"The incidents that have been reported at VA facilities in Arizona and elsewhere are outrageous and entirely unacceptable," the two wrote in a letter to Janet Murphy, network director for the VA Midwest Health Care Network in Minnesota.

Franken and Klobuchar specifically asked Murphy for the average number of days veterans must wait to receive appointments at every VA facility in Minnesota.

One of Franken's GOP opponents Mike McFadden pinged the senator earlier Friday for keeping quiet on the VA scandal, in which more than two dozen hospitals and clinics face allegations of long wait times and false record-keeping. In Phoenix, there are allegations the missteps caused multiple deaths.

"Criticizing mergers and talking about Internet fast lanes may generate headlines for Sen. Franken, but it does nothing to guarantee that our veterans have access to quality healthcare when they need it," said McFadden, in an e-mailed statement. He also called for Shinseki's resignation. "Minnesota doesn't need any more out-of-touch politicians like Al Franken."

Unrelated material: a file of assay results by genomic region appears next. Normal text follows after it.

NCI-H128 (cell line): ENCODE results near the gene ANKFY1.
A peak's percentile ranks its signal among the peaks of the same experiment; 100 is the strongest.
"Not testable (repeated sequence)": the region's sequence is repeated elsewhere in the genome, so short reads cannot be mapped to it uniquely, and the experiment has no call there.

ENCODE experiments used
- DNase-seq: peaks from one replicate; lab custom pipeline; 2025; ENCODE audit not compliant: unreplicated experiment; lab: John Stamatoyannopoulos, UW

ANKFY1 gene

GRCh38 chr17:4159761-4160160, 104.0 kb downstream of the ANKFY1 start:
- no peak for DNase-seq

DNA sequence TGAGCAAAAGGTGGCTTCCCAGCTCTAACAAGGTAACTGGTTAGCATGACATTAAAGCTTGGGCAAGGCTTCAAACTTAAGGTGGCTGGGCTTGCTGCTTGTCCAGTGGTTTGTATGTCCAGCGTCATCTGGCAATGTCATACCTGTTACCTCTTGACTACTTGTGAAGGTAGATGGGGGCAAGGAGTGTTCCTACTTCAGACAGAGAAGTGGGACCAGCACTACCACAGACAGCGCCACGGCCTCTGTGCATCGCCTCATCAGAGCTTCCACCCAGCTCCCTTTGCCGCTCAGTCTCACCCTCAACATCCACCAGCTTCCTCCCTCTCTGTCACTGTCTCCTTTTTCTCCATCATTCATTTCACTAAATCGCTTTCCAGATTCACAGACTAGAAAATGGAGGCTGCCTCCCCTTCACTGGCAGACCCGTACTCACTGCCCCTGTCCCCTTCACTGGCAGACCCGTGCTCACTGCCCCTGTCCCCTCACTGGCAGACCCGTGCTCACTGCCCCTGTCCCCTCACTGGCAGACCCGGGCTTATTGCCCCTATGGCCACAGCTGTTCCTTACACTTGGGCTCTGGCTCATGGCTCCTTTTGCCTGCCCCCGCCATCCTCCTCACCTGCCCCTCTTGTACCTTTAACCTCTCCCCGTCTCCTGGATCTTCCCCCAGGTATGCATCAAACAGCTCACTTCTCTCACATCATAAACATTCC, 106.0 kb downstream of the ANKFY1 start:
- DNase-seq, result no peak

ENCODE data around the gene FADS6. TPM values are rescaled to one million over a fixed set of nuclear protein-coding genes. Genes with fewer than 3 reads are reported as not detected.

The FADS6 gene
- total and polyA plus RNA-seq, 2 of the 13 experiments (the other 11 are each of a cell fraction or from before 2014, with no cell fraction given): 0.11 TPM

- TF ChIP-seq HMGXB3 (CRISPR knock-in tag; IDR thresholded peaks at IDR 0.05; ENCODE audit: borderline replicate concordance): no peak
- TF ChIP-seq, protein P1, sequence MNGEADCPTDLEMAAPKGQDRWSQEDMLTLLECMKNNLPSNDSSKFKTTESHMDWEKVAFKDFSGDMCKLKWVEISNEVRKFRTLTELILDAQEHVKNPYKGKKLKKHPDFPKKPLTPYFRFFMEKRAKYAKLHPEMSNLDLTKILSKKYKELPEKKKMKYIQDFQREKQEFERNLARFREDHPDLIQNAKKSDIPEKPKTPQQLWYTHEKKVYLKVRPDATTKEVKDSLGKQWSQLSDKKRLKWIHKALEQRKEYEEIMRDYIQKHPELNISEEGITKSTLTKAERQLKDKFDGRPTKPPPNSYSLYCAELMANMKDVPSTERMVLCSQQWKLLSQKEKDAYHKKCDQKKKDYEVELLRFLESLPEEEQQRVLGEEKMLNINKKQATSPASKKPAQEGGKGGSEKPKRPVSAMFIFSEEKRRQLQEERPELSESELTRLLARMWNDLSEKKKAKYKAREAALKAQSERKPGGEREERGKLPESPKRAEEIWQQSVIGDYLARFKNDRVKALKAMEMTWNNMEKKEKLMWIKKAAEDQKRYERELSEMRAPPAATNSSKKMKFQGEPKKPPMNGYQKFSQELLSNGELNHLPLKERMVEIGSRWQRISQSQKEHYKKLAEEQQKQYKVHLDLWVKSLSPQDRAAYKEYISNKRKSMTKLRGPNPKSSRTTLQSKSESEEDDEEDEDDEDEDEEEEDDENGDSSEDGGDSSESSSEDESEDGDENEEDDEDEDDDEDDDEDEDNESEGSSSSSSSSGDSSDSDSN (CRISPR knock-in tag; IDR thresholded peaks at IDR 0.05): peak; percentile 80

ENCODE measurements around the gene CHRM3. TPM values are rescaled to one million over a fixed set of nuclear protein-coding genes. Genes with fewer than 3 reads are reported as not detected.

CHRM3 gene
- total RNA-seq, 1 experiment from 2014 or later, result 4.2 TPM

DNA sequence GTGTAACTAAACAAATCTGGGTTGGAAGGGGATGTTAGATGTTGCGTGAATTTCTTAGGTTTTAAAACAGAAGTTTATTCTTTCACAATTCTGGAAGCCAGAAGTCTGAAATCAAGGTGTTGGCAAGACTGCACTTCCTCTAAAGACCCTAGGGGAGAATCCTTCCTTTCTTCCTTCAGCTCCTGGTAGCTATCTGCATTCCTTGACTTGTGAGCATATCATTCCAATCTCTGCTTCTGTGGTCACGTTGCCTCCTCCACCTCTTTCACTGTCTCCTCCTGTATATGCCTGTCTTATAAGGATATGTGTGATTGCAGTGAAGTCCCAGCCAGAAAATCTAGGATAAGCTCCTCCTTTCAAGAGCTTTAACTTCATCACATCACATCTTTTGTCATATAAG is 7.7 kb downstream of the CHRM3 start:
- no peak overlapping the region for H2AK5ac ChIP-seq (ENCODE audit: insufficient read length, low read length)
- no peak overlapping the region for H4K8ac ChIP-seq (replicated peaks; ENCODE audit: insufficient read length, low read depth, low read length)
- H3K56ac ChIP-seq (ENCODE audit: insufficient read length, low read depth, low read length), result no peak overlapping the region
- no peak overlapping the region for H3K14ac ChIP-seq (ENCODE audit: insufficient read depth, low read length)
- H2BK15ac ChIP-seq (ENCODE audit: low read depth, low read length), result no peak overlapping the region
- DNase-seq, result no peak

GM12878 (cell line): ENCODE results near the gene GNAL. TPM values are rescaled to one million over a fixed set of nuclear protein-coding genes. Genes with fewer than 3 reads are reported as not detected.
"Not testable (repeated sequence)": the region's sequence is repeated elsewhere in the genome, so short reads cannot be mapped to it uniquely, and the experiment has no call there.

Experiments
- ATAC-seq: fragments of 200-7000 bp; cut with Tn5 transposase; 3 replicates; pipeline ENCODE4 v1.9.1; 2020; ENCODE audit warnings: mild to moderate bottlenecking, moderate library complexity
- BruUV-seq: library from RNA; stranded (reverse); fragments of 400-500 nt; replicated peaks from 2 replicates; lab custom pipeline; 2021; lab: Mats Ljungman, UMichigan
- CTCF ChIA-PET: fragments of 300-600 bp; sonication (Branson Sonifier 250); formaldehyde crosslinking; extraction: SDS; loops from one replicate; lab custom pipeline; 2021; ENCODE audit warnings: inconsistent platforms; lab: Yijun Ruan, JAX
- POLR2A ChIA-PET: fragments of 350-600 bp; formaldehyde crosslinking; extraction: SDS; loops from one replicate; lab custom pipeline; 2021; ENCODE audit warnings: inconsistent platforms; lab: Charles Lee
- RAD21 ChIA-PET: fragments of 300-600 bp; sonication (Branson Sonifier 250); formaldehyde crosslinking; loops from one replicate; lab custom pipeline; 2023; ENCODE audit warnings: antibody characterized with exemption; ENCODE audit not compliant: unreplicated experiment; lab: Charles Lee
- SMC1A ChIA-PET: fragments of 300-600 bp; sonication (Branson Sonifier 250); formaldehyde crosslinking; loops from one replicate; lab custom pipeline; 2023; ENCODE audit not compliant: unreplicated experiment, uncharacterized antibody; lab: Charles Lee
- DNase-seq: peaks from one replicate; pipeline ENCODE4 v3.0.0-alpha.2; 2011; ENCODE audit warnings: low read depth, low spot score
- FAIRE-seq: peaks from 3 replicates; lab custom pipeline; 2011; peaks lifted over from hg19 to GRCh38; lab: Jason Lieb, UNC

Franken's office said that two weeks ago, in the wake of the news about several alleged incidents at VA medical centers in Arizona and elsewhere, the senator directed his office to contact the Department of Veterans Affairs to find more information about the wait times for medical care.

Franken and Klobuchar's letter went out the same day Democratic Rep. Rick Nolan called for VA Secretary Eric Shinseki's resignation.

Democratic Reps. Collin Peterson and Tim Walz didn't go that far Friday, instead calling for a "national review" of all VA medical facilities. Walz is a veteran and member of the Veteran's Affairs committee.